What Is Language? What Is Speech?
4-year-old Tommy has a speech problem. Friends and family have a hard time understanding what he is saying. He speaks softly, and his sounds are not clear.
Jane is also 4. She can only speak in one- to two-word sentences and cannot explain what she needs and wants. She also has trouble following simple directions.
Language is different from speech.
Language is made up of socially shared rules that include the following:
• What words mean (e.g., "star" can refer to a bright object in the night sky or a celebrity)
• How to make new words (e.g., friend, friendly, unfriendly)
• How to put words together (e.g., "Peg walked to the new store" rather than "Peg walk store new")
Speech is the verbal way of communicating. Speech consists of the following:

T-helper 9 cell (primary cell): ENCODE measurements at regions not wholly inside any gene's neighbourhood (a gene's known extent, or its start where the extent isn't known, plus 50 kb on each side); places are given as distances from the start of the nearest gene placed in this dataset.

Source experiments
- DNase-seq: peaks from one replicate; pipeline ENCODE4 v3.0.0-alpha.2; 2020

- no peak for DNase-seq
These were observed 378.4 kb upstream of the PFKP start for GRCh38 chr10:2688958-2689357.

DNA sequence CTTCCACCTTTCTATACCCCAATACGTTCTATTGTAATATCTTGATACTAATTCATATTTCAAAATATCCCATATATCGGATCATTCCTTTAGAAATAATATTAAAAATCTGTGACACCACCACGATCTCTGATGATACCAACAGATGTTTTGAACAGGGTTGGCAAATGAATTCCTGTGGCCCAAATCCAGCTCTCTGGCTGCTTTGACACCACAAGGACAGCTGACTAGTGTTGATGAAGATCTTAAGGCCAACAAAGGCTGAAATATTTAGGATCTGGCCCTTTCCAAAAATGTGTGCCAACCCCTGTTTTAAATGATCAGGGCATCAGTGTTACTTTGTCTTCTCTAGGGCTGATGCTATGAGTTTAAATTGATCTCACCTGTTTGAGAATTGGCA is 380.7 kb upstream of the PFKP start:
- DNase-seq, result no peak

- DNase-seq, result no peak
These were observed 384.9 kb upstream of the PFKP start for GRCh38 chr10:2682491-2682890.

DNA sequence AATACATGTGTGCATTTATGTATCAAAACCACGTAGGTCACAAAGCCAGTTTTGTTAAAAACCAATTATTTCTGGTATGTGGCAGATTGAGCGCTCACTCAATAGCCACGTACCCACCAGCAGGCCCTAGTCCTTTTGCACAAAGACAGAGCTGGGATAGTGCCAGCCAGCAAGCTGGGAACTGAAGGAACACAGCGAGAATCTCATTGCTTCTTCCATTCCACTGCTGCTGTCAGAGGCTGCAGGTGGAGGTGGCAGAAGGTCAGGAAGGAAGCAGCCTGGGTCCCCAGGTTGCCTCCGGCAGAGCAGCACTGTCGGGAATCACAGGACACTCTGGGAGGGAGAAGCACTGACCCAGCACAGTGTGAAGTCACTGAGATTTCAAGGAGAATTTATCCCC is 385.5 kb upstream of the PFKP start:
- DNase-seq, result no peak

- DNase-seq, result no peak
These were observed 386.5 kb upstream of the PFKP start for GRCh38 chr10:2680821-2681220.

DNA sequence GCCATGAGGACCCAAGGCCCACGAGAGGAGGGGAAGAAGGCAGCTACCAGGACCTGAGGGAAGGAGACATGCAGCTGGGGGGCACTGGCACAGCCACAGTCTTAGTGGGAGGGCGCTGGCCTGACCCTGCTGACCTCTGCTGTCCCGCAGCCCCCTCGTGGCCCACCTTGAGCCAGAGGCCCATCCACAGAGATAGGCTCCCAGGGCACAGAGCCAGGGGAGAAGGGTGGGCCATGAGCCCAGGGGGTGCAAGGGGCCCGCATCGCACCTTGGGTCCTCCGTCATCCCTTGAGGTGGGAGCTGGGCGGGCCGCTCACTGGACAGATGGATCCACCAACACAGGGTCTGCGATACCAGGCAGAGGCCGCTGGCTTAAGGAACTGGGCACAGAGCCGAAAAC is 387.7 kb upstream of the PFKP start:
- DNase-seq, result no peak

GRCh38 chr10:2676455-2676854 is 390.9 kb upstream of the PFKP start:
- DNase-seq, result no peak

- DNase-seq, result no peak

How speech sounds are made (e.g., children must learn how to produce the "r" sound in order to say "rabbit" instead of "wabbit").
The rhythm of speech (e.g., hesitations or stuttering can affect fluency).
When a person has trouble understanding others (receptive language), or sharing thoughts, ideas, and feelings completely (expressive language), then he or she has a language delay or disorder.
When a person is unable to produce speech sounds correctly or fluently, or has problems with his or her voice, then he or she has a speech delay or disorder.
Language and speech delays and disorders can exist together or by themselves. The problem can be mild or severe. If you think your child has a speech or language problem please call Wee talk at 519-846-2715 or 1-800-265-7293 ext. 3616